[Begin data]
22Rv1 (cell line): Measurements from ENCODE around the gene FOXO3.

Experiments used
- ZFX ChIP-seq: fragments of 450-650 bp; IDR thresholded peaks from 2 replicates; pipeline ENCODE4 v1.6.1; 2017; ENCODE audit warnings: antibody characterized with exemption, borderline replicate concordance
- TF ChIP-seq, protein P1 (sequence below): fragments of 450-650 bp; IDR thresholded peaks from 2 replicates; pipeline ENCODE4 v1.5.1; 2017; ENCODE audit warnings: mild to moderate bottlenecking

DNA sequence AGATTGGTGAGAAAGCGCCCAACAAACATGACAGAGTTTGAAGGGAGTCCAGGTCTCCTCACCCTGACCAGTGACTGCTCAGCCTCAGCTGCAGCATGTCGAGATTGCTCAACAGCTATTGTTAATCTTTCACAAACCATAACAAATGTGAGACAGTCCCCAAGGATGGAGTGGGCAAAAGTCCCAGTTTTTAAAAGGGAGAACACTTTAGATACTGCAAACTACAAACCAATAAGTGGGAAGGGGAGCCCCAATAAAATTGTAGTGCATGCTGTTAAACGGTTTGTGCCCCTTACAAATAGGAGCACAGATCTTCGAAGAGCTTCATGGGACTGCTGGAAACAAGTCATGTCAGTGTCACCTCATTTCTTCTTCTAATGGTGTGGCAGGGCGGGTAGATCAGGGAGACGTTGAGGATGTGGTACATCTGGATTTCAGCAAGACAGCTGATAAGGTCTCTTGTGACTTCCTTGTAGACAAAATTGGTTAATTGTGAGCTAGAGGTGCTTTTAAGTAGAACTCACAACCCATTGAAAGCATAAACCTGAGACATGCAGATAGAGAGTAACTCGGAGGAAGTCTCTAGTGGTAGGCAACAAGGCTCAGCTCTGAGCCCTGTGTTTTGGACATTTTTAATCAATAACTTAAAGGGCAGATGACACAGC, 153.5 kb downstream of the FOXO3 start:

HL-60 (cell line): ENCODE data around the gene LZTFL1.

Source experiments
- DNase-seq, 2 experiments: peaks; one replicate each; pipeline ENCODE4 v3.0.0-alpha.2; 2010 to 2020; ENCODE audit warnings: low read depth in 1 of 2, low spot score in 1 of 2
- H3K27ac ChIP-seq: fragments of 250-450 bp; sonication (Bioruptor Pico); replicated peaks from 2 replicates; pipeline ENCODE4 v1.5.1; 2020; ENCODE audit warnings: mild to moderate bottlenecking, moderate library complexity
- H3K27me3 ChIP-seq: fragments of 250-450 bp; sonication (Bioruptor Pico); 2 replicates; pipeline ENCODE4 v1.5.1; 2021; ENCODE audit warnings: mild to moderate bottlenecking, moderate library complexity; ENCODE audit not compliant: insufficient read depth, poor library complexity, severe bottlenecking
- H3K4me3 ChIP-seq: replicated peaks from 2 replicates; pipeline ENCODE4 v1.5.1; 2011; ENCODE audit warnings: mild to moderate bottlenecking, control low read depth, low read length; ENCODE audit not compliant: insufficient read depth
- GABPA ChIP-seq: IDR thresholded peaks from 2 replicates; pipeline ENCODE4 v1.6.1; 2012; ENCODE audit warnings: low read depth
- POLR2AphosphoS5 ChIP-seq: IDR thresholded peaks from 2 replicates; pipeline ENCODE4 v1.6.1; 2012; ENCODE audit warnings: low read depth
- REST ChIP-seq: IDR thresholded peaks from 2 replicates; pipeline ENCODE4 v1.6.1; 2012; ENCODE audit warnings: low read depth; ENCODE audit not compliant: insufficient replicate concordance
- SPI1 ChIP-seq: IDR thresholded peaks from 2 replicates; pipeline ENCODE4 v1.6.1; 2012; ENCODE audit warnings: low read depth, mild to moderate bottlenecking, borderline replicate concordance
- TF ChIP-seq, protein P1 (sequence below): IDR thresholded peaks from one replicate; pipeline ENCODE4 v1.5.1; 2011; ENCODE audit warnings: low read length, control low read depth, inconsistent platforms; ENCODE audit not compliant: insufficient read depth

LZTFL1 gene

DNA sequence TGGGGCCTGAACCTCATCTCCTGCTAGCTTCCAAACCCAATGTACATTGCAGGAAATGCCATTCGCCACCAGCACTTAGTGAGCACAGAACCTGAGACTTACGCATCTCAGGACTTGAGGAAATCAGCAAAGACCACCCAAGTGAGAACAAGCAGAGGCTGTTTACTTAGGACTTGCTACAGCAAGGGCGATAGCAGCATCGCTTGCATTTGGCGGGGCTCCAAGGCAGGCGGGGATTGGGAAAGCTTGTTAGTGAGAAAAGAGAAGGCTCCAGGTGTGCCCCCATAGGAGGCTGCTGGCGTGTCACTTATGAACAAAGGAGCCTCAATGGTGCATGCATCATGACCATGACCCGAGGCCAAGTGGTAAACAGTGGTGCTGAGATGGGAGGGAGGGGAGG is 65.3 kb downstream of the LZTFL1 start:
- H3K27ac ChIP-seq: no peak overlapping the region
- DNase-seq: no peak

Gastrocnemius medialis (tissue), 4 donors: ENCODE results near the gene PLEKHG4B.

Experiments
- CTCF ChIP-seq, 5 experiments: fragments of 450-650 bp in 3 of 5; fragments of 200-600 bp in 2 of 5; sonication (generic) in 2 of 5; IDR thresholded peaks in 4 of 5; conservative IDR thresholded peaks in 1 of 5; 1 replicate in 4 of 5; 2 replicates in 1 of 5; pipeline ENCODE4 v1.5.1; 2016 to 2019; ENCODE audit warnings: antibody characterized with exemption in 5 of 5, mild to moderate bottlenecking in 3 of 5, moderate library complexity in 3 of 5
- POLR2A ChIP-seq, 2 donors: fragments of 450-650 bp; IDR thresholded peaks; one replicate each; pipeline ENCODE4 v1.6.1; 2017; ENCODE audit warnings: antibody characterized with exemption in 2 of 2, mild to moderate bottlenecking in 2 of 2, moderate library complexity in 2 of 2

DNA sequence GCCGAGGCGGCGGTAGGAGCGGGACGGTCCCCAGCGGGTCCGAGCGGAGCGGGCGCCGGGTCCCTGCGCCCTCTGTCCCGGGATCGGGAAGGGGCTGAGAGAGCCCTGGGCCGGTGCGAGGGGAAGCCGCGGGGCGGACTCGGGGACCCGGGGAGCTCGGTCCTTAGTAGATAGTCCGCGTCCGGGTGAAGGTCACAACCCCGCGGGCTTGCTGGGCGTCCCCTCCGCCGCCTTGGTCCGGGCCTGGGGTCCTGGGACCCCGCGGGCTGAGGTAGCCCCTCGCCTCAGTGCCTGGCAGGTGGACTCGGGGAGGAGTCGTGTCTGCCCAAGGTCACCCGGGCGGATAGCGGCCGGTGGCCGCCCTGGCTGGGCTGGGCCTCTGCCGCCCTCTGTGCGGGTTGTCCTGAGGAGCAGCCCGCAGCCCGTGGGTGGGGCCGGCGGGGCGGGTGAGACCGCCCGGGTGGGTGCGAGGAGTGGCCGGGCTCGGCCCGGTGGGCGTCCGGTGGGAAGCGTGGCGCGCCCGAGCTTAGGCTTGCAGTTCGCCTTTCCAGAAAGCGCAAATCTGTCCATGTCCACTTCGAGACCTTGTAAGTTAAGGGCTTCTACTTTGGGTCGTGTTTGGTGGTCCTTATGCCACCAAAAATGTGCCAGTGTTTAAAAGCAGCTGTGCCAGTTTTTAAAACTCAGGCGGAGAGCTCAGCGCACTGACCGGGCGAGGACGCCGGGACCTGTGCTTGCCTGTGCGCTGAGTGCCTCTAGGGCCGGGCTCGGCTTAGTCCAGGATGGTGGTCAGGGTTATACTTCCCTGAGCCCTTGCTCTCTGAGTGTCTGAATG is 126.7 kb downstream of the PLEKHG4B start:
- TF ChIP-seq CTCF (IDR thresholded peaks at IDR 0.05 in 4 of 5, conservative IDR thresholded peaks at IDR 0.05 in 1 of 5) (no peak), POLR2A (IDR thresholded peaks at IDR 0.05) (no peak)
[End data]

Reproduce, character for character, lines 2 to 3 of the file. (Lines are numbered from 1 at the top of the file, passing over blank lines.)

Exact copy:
Experiments used
- ZFX ChIP-seq: fragments of 450-650 bp; IDR thresholded peaks from 2 replicates; pipeline ENCODE4 v1.6.1; 2017; ENCODE audit warnings: antibody characterized with exemption, borderline replicate concordance